Huffins brings Olympic experience to track coaching staff
John Goodridge has been a head coach for seven years at Eastern Michigan University. Before coaching at EMU, he was the head track and field coach at Wake Forest University from 1984 to 1999.
In his tenure as an ACC coach for the Demon Deacons, Goodridge decided to take a chance on an athlete named Christopher Huffins and hired him in 1997.
“Wake Forest, my first job, was tough,” Huffins said. “I was nowhere near the coach I am now. I had the same energy, just not the same skill level.”Before starting his career in coaching, Huffins already had accomplishments under his belt as a collegiate and professional athlete. In college, Huffins made a name for himself by winning the 1993 NCAA Championship in the decathlon and for his participation in the 1996 Summer Olympics in Atlanta, placing 10th.
In 1998 and 1999 during his tenure at Wake Forest, Chris won the USA Outdoor Track and Field Championships decathlon, and in back-to-back years was a recipient of the John H. Bennett Award presented by USA Track & Field.
He also won the 1999 Pan Am Games for decathlon, and finished third in the World Championships.
“I look back at my career happily,” Huffins said. “I look at the journey and am blessed in the accomplishments I have made in the sport. Most of all, I feel pleased to have made a mark in the sport. Track and field is much bigger than you or me; I was just happy to be a part of it while I was in it.”
In 2000, after he became an assistant coach at Georgia Tech, Huffins went on to compete in arguably his greatest accomplishment as a professional athlete. Huffins won the bronze medal at the Olympic Games in Sydney, Australia, making him the best decathlon athlete in the nation, and fourth in the world.
That same year he won his third John H. Bennett Award and was inducted into the Indiana State Track & Field Hall of Fame.
Huffins later went on to be the director and head coach of track & field at Cal Berkeley in 2002, where he coached 23 all-Americans and two top-10 athletes in the U.S. Five of these athletes competed in the U.S Olympic Trials, and recruited Cal’s first two NCAA champions since 1990.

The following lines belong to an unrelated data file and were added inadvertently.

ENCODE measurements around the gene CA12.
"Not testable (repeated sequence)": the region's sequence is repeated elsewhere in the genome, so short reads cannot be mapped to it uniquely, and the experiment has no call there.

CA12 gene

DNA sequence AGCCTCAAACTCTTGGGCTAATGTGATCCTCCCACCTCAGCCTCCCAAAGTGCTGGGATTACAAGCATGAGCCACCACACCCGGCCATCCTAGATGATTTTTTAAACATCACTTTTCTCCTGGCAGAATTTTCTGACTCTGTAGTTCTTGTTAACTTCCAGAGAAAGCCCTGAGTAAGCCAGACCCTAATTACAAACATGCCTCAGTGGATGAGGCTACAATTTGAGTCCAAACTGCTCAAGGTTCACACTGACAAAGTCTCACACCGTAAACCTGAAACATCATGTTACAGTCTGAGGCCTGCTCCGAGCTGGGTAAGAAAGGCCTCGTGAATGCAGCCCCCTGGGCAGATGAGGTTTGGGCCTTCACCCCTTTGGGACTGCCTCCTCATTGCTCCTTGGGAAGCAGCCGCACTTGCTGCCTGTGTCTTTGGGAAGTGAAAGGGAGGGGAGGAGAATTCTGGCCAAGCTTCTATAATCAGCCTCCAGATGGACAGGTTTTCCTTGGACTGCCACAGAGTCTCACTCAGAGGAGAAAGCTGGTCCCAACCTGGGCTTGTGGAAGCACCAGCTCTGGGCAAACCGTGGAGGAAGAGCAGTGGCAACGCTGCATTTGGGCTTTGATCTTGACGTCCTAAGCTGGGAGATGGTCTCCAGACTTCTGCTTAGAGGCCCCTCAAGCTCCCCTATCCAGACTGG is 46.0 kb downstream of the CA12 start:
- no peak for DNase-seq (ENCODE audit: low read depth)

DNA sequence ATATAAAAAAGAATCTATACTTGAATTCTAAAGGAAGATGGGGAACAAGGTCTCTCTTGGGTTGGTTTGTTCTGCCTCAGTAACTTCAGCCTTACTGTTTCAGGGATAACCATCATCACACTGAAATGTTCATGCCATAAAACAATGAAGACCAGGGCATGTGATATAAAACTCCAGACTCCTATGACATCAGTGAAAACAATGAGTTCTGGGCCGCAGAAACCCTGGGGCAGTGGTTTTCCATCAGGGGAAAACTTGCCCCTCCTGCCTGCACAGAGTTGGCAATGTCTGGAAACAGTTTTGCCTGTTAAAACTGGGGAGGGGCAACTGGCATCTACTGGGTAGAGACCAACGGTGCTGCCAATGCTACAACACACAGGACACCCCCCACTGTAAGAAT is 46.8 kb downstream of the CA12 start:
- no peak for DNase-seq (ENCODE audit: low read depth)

Huffins was named assistant-coach by Goodridge at the beginning of the 2010 Track and Field season to coach sprints, hurdles, jumps and a recruiting coordinator.
“It’s just great having Chris again as one of my assistants,” Goodridge said. “He is now a very experienced and accomplished coach, and a recruiter with national contracts.”
Goodridge has seen his decision in hiring Huffins pay off for him and the team already. Vanier Joseph was recently named MAC athlete of the week setting a record in the 60-meter high hurdle, ninth best time in the NCAA.
Earlier this season, Kevin Lanier broke a 10-year-old heptathlon record at the Grand Valley State University Holiday meet, scoring 5,224 points compared to the previous record of 5,102 points held by Dave Stewart.
“We as a staff want to continue the excellence here at EMU,” Christopher said. “We want to continue to be the dominate program in the MAC.”
Much credit should be given to the athletes for their individual accomplishments, but some credit should also be given to the coaching staff in molding these individuals to achieve these accomplishments.“Chris’s passion for coaching, recruiting and teaching young men how to conduct themselves as members of a team mirrors my own personal and professional goals and standards,” Goodridge said.
Huffins says his transition to coaching at EMU has been easy for him, where the cold hasn’t bothered him as much as it has bothered his wife, Tamika and son, Zach.
Nowadays, Huffins is no longer in the Olympic spotlight, and takes a backseat role in coaching, being a husband, and being a Dad.
“Dad, husband, coach; that is what consumes my day,” Huffins said. “I am seen now as Zack’s dad, and not as an Olympian. I’m a husband. I still have to do the normal things of a normal husband. I still have to do what she tells me to do.”
Huffins has his own saying: “A happy wife is a happy life.”